20. ^ "Songs by The Isley Brothers, The Shangri-Las honored at Rock Hall 2019 ceremony". March 29, 2019. Retrieved April 28, 2019.
  21. ^ "Greenwich Seeks More Support for 'Leader'". Billboard. June 15, 1985. p. 48.
  22. ^ "Billboard Magazine, December 5, 1964". Billboard. December 5, 1964.
  23. ^ "Top RPM Singles: Issue 4675." RPM. Library and Archives Canada.
  24. ^ "Lever hit parades: 03-Dec-1964". Flavour of New Zealand.
  25. ^ "Shangri-Las: Artist Chart History". Official Charts Company.
  26. ^ "The Shangri-Las Chart History (Hot 100)". Billboard.
  27. ^ Kent, David (1993). Australian Chart Book 1970–1992 (illustrated ed.). St Ives, N.S.W.: Australian Chart Book. p. 270. ISBN 0-646-11917-6.
  28. ^ "Great Rock Discography". p. 849.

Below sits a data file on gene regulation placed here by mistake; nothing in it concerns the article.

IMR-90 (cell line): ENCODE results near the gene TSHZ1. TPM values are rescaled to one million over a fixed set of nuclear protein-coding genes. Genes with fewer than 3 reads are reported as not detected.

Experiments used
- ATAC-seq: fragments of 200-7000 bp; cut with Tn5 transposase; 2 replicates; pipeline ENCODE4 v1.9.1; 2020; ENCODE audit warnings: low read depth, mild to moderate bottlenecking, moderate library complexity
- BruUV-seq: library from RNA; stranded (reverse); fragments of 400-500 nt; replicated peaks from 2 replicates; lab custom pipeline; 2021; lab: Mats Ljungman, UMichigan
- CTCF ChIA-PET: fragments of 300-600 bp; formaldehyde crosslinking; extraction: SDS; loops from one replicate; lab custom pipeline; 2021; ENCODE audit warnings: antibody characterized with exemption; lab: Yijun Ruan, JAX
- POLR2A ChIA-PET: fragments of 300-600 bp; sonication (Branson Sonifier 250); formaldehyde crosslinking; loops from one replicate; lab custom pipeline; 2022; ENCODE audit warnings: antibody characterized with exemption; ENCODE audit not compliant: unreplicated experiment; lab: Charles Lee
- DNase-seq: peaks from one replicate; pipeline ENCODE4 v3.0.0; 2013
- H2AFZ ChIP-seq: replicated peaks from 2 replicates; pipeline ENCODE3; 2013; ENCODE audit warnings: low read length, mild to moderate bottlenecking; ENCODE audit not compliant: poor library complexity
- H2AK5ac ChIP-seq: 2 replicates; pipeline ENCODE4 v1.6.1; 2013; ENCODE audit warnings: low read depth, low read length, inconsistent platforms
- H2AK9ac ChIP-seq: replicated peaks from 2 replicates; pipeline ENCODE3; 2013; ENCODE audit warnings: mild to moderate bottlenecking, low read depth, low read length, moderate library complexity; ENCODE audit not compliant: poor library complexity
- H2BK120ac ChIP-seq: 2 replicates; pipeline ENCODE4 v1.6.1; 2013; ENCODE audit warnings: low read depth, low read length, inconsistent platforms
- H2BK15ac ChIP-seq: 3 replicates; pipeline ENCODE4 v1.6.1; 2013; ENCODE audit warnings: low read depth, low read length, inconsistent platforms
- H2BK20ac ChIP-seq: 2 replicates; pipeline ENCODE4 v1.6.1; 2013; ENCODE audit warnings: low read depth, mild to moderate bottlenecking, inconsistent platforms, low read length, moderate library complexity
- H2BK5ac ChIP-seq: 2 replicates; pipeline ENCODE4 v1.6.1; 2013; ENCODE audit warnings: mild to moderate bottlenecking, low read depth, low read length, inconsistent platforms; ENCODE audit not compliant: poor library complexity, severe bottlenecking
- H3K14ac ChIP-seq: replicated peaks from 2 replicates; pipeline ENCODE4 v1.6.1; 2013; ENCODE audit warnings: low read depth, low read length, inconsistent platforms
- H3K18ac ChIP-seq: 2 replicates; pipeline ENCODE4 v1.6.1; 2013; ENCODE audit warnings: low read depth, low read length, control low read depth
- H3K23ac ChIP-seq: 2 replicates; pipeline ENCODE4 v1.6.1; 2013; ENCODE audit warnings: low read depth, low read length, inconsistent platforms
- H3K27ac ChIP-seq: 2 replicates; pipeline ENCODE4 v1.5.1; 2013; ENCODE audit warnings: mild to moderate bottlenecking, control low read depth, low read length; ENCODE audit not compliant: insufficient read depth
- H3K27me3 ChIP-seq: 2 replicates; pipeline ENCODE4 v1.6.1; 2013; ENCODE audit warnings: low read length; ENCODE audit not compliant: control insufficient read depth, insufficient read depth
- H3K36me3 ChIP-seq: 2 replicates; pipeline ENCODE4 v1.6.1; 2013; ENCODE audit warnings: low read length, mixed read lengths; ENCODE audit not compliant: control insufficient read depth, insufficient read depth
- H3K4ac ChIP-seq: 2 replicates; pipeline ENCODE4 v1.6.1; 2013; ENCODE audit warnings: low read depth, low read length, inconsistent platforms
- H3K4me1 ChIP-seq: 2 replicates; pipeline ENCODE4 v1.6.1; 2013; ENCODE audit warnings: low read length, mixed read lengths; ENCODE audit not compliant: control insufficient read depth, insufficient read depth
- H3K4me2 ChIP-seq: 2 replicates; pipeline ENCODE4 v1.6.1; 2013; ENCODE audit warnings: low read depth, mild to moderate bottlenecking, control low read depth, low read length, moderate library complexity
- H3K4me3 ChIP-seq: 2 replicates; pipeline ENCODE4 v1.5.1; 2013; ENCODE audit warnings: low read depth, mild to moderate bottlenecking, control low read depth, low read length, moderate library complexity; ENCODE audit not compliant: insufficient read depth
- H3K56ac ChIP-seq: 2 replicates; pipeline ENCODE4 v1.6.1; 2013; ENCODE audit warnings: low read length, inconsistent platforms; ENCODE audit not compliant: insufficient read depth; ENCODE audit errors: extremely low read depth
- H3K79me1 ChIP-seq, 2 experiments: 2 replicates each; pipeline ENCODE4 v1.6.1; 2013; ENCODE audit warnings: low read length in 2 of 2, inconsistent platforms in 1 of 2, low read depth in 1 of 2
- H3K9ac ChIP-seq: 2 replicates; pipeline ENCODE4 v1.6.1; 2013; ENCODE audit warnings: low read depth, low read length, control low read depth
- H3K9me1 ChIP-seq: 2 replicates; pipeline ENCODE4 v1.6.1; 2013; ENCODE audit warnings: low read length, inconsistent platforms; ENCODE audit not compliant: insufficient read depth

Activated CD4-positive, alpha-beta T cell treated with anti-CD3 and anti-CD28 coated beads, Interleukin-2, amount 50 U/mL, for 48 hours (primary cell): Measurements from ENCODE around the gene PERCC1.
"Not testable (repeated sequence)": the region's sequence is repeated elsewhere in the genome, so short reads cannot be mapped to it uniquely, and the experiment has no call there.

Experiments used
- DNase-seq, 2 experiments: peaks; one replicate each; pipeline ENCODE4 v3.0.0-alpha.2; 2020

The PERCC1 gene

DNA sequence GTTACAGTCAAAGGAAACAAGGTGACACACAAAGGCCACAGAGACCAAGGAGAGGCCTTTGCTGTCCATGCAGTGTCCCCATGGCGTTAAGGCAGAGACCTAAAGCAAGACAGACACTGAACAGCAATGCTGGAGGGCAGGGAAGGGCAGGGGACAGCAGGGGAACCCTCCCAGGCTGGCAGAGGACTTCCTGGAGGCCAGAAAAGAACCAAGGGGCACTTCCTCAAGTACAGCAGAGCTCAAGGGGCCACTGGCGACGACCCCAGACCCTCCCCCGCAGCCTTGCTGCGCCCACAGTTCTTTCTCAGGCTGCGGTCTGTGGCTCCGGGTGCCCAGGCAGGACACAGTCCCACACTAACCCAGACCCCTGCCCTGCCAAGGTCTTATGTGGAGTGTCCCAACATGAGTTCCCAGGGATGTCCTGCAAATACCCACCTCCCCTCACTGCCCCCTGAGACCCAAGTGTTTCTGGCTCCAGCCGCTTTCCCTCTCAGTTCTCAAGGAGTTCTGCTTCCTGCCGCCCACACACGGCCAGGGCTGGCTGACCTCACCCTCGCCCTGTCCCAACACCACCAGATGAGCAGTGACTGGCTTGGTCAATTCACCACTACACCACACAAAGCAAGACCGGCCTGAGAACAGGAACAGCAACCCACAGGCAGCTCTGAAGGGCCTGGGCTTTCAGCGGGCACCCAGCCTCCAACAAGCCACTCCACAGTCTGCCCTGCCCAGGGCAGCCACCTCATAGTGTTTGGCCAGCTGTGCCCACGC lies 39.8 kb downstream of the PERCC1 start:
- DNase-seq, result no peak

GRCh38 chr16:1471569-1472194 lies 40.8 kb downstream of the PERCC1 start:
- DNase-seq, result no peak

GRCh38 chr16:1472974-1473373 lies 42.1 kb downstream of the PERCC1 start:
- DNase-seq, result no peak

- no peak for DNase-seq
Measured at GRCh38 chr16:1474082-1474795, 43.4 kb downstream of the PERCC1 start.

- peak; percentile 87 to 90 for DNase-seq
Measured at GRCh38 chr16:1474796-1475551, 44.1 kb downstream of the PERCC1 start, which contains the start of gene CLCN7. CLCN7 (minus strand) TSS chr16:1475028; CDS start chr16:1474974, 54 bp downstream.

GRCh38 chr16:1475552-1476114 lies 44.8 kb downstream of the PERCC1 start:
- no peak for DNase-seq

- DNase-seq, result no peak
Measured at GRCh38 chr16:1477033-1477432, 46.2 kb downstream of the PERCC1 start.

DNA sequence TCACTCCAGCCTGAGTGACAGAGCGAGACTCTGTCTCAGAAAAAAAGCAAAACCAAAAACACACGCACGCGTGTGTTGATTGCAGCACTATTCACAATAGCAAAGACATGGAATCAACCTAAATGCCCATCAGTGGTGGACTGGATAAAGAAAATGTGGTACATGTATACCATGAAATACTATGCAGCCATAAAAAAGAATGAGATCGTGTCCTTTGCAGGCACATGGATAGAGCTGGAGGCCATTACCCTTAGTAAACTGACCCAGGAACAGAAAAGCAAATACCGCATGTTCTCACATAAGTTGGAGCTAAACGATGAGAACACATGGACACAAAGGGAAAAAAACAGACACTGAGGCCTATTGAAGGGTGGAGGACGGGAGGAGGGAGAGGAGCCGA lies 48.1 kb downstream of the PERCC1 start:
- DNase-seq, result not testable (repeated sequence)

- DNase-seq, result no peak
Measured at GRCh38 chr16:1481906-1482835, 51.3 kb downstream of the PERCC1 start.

29. ^ McPadden, Mike (June 6, 2015). "Brace Yourself For The Top 10 Hair Metal Hits of 1985". VH1 News. Archived from the original on June 27, 2022. Retrieved July 14, 2021.
  30. ^ "Twisted Sister - Leader of the Pack (Official Music Video)". YouTube. Retrieved July 19, 2021.[dead YouTube link]
  31. ^ "Twisted Sister Album & Song Chart History – Hot 100". Billboard. Retrieved October 10, 2015.
  32. ^ a b Snider, Dee (2012). Shut Up and Give Me the Mic: A Twisted Memoir. Gallery Books. pp. 327, 350–351. ISBN 9781451637397.
  33. ^ Ruff Cutts (UK 12-inch EP sleeve). Twisted Sister. Secret Records. 1982. SHH 137-12.{{cite AV media notes}}: CS1 maint: others in cite AV media (notes) (link)
  34. ^ Rivadavia, Eduardo. "Twisted Sister - Ruff Cutts; Album Reviews, Songs & More". AllMusic. Retrieved December 22, 2023.
  35. ^ Erlich, Nancy (November 23, 1985). "Reviews: Singles". Billboard. Vol. 97, no. 47. Billboard Publications, Inc. p. 67. ISSN 0006-2510.